The issue of teenage pregnancy continues to attract attention from parties in various sectors. Although the society continues to shun teenage pregnancy, there haven increasing consent that its effects spread beyond the teenage mother, her child, and family. In this regard, efforts directed towards mitigating the teenage pregnancy menace continue to receive support. The effects of teenage pregnancy as witnessed in nursing, healthcare, and the economy raise considerable interest.
Teenage pregnancy is associated with various medical risks such as poor prenatal care, high blood pressure, premature births, sexually transmitted diseases, and depression (Katz, 2011). Pregnant teenagers, especially those lacking parental support, face increased risks of poor prenatal care. Prenatal care is crucial especially during the early stages of pregnancy. It helps health professionals to monitor a baby’s growth and tackle any medical complications that may arise. Furthermore, prenatal care ensures appropriate levels of different components, such as folic acid, that are essential in preventing various birth defects. Research shows that there is a high risk of pregnancy-induced hypertension among teenagers unlike in adult women (Dawn et al., 2012). Other risky conditions such as preeclampsia are also rampant among pregnant teenagers.
Medical surveys indicate a close relationship between premature births, common among teenage mothers, and various health issues such as respiratory, digestive, and cognitive problems. Because of their limited knowledge, teenagers are prone to sexually transmitted diseases (STDs) such as HIV. Their understanding regarding protected sex and emergency contraception in case of contraceptive failure is generally low. Contracting STDs is detrimental to the well being of both the baby and the mother. Teenage pregnancy is associated with detrimental psychological outcomes such as postpartum depression and isolation. Surveys show that teenagers exhibit higher levels of depression largely due to low self-esteem (Dawn et al., 2012).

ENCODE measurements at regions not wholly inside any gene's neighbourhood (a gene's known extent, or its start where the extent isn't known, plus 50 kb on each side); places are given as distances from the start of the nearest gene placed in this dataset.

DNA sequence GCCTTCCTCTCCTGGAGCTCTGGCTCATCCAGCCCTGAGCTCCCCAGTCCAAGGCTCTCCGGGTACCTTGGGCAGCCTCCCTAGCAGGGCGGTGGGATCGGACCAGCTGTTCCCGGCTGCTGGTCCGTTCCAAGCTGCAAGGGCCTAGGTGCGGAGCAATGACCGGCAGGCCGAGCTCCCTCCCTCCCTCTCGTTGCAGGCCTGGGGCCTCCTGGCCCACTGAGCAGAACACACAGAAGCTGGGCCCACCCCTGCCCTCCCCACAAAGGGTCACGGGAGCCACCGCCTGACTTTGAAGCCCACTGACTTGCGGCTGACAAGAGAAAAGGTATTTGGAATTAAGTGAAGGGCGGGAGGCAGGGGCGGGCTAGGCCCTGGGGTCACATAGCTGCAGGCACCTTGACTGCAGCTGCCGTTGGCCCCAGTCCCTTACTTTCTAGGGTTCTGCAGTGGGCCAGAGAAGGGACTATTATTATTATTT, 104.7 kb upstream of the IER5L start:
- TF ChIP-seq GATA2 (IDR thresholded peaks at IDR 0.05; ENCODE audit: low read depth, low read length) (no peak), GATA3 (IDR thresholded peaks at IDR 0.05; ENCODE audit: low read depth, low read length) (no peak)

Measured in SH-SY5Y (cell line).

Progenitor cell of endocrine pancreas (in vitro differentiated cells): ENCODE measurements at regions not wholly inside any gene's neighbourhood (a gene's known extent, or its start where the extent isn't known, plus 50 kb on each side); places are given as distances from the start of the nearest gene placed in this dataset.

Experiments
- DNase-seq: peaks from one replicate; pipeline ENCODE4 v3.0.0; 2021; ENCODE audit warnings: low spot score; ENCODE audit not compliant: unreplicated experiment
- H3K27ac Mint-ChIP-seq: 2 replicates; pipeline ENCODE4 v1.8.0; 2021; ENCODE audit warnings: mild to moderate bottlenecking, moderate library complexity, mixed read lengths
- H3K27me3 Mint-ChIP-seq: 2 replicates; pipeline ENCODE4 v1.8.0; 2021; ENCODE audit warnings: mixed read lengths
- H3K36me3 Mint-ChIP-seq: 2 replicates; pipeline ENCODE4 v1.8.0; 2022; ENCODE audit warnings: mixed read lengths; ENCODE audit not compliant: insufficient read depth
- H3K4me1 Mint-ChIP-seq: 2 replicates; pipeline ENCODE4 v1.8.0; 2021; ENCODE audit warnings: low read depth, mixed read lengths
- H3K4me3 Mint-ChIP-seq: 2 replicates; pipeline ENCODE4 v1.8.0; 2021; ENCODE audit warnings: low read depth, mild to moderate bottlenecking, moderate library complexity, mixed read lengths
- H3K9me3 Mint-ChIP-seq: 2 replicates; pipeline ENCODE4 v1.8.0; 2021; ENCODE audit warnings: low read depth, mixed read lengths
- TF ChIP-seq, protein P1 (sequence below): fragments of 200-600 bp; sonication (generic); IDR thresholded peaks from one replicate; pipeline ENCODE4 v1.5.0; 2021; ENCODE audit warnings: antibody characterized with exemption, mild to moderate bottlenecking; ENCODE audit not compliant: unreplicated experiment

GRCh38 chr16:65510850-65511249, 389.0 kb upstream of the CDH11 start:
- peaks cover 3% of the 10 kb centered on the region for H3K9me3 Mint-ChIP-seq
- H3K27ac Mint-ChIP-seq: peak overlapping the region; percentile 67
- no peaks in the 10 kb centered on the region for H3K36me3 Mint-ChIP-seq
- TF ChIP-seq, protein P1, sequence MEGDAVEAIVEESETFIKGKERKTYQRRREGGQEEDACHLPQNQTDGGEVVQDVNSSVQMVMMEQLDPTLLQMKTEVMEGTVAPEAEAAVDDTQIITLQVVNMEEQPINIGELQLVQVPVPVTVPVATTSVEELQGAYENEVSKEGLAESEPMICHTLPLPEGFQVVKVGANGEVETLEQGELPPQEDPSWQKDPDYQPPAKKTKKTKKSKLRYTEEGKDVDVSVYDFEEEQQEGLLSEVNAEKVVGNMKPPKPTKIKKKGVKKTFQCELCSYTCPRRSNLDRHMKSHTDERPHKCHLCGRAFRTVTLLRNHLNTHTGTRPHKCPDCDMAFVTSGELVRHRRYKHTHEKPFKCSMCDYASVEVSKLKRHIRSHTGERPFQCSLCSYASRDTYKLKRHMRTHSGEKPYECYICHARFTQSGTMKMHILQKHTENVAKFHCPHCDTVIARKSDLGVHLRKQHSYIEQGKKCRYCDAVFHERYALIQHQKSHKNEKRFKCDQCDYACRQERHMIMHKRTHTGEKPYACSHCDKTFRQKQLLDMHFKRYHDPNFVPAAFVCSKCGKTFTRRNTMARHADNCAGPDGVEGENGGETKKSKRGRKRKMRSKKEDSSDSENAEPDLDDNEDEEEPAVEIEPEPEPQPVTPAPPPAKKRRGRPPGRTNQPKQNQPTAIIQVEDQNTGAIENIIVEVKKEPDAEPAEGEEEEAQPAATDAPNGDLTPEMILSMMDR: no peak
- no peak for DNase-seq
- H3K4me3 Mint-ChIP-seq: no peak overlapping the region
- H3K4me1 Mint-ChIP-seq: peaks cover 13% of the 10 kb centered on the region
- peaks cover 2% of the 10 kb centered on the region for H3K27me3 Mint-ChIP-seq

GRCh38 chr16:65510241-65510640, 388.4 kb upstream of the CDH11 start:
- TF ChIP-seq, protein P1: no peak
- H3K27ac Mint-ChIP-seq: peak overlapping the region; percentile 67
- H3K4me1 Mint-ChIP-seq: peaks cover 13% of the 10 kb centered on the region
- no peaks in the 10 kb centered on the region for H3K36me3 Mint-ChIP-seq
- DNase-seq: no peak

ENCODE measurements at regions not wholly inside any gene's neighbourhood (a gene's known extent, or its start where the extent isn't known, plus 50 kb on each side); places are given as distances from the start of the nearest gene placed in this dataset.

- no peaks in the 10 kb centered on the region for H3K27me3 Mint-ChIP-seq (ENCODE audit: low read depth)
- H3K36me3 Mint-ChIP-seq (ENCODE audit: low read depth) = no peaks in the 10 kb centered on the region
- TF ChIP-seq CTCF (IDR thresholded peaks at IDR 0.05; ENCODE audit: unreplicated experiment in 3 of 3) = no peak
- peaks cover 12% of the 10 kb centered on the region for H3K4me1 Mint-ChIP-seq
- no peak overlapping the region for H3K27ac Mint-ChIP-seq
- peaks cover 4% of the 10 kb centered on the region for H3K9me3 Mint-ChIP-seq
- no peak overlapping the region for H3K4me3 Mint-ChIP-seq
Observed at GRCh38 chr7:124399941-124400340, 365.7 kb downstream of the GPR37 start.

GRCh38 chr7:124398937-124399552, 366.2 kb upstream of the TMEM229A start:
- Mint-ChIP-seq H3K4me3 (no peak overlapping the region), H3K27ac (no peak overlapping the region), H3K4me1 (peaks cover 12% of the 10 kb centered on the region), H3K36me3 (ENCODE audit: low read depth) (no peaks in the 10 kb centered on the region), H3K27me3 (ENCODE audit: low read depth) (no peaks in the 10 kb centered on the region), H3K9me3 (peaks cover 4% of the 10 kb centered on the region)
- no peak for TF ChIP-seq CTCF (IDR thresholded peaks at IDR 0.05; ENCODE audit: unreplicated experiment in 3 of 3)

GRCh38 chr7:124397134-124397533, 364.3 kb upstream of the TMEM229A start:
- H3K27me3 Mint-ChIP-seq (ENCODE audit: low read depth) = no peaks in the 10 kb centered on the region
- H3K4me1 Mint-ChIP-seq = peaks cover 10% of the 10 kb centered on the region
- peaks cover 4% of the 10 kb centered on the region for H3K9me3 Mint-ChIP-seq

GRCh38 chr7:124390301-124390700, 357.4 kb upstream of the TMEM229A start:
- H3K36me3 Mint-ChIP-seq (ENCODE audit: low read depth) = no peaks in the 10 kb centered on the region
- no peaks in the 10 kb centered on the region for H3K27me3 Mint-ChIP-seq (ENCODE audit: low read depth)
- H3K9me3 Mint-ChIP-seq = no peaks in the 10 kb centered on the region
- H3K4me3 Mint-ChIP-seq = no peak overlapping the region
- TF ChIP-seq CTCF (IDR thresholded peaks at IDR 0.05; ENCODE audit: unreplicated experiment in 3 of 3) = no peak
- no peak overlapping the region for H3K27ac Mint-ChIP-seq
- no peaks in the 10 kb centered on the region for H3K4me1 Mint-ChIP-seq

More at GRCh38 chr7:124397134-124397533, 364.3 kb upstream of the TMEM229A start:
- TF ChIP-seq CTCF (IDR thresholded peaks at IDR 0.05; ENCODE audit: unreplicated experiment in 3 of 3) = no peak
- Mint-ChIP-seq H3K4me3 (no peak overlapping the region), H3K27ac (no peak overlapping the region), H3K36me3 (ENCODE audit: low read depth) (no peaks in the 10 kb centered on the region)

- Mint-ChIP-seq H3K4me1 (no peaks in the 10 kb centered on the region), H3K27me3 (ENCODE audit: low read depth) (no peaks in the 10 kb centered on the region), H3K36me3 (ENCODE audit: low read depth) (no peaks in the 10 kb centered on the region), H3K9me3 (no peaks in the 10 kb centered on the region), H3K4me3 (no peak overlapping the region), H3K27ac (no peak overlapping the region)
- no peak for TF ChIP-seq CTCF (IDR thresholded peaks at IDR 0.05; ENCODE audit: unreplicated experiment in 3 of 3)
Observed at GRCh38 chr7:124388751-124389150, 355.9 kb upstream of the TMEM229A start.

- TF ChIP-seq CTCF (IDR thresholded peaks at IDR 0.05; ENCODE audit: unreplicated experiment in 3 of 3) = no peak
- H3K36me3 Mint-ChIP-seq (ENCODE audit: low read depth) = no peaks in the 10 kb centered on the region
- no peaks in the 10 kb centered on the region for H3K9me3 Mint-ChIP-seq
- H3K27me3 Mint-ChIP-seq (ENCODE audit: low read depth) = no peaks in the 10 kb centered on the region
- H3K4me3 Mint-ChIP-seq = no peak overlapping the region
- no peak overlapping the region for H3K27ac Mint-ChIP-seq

The nature of nursing care in terms of prenatal and postpartum aspects has considerably changed in consideration of teenage pregnancies. This has resulted from various health issues that mostly relate to teenage pregnancy. Pregnant teenagers have unique needs that warrant extensive support from health care professionals. In addition, they need emotional support and counseling as they may be undergoing depression and isolation considering the negative perceptions associated with teenage pregnancy. Furthermore, pregnant teenagers lack experience concerning pregnancy unlike the case of adult women (Cherry & Jacob, 2010).
The health care system channels considerable amounts of funds towards health care for teenage mothers and their babies. This approach considers various health issues associated with teenage pregnancy. Moreover, various initiatives, such as the school-based provision of emergency contraception, which deals with matters relating to teenage pregnancy, require funding. Furthermore, statistics show that most of the families that began at teenage largely depend on the government concerning the provision of various services (Cherry & Jacob, 2010).
Health professionals have had to re-evaluate their perspectives regarding prenatal and postpartum care and make considerations for teenage mothers. The economy also suffers due to the large amounts of funds directed towards tackling various issues attributed to teenage pregnancy. Teenage pregnancy is largely due to lack of knowledge among adolescents. By creating awareness among teenagers regarding their sexuality, and providing them with guidance on how to deal with matters relating to sex, incidences of teenage pregnancy would considerably decline.
Cherry, B., & Jacob, S. R. (2010). Contemporary nursing: issues, trends & management (5th ed.). St. Louis, Mo.: Mosby/Elsevier.
Dawn, K., Maureen, H., Deshayne, F., & Beverley, C. (2012). Comparison of Adolescent, Young Adult, and Adult Women’s Maternity Experiences and Practices. Pediatrics, 129(5), 1228 -1237.
Katz, A. (2011). Adolescent Pregnancy. Nursing for Women’s Health, 15(2), 149–152.